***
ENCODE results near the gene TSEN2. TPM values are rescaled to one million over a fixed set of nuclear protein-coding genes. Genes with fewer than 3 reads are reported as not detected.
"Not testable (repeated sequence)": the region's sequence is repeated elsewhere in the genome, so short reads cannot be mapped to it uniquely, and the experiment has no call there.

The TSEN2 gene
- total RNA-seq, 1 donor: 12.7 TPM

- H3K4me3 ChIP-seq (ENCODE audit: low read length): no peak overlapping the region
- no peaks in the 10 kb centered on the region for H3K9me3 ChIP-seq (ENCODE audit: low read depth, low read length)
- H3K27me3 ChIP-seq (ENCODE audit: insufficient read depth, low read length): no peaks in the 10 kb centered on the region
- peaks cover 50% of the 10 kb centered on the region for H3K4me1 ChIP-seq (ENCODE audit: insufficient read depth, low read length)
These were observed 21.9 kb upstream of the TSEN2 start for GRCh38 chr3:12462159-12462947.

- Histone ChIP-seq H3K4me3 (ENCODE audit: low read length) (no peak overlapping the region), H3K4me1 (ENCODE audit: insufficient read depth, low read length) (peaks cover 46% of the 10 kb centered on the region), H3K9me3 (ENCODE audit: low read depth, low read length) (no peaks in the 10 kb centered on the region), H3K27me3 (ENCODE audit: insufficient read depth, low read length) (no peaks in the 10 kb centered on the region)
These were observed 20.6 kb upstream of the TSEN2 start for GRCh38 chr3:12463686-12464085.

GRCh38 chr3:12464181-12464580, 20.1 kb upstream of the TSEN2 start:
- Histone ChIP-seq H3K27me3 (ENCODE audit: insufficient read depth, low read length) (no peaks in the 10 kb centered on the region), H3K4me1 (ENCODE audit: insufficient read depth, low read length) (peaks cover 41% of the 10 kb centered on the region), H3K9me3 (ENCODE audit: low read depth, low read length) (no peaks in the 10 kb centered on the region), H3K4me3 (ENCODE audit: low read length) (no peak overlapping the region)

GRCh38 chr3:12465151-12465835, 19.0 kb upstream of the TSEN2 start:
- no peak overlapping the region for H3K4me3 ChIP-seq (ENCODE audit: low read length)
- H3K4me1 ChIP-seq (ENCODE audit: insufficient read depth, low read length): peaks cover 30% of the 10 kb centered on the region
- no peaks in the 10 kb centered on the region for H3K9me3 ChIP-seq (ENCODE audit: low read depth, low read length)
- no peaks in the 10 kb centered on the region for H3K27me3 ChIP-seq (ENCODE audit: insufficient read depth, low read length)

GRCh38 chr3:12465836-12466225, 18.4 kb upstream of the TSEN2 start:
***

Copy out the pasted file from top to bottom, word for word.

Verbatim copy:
ENCODE results near the gene TSEN2. TPM values are rescaled to one million over a fixed set of nuclear protein-coding genes. Genes with fewer than 3 reads are reported as not detected.
"Not testable (repeated sequence)": the region's sequence is repeated elsewhere in the genome, so short reads cannot be mapped to it uniquely, and the experiment has no call there.

The TSEN2 gene
- total RNA-seq, 1 donor: 12.7 TPM

- H3K4me3 ChIP-seq (ENCODE audit: low read length): no peak overlapping the region
- no peaks in the 10 kb centered on the region for H3K9me3 ChIP-seq (ENCODE audit: low read depth, low read length)
- H3K27me3 ChIP-seq (ENCODE audit: insufficient read depth, low read length): no peaks in the 10 kb centered on the region
- peaks cover 50% of the 10 kb centered on the region for H3K4me1 ChIP-seq (ENCODE audit: insufficient read depth, low read length)
These were observed 21.9 kb upstream of the TSEN2 start for GRCh38 chr3:12462159-12462947.

- Histone ChIP-seq H3K4me3 (ENCODE audit: low read length) (no peak overlapping the region), H3K4me1 (ENCODE audit: insufficient read depth, low read length) (peaks cover 46% of the 10 kb centered on the region), H3K9me3 (ENCODE audit: low read depth, low read length) (no peaks in the 10 kb centered on the region), H3K27me3 (ENCODE audit: insufficient read depth, low read length) (no peaks in the 10 kb centered on the region)
These were observed 20.6 kb upstream of the TSEN2 start for GRCh38 chr3:12463686-12464085.

GRCh38 chr3:12464181-12464580, 20.1 kb upstream of the TSEN2 start:
- Histone ChIP-seq H3K27me3 (ENCODE audit: insufficient read depth, low read length) (no peaks in the 10 kb centered on the region), H3K4me1 (ENCODE audit: insufficient read depth, low read length) (peaks cover 41% of the 10 kb centered on the region), H3K9me3 (ENCODE audit: low read depth, low read length) (no peaks in the 10 kb centered on the region), H3K4me3 (ENCODE audit: low read length) (no peak overlapping the region)

GRCh38 chr3:12465151-12465835, 19.0 kb upstream of the TSEN2 start:
- no peak overlapping the region for H3K4me3 ChIP-seq (ENCODE audit: low read length)
- H3K4me1 ChIP-seq (ENCODE audit: insufficient read depth, low read length): peaks cover 30% of the 10 kb centered on the region
- no peaks in the 10 kb centered on the region for H3K9me3 ChIP-seq (ENCODE audit: low read depth, low read length)
- no peaks in the 10 kb centered on the region for H3K27me3 ChIP-seq (ENCODE audit: insufficient read depth, low read length)

GRCh38 chr3:12465836-12466225, 18.4 kb upstream of the TSEN2 start: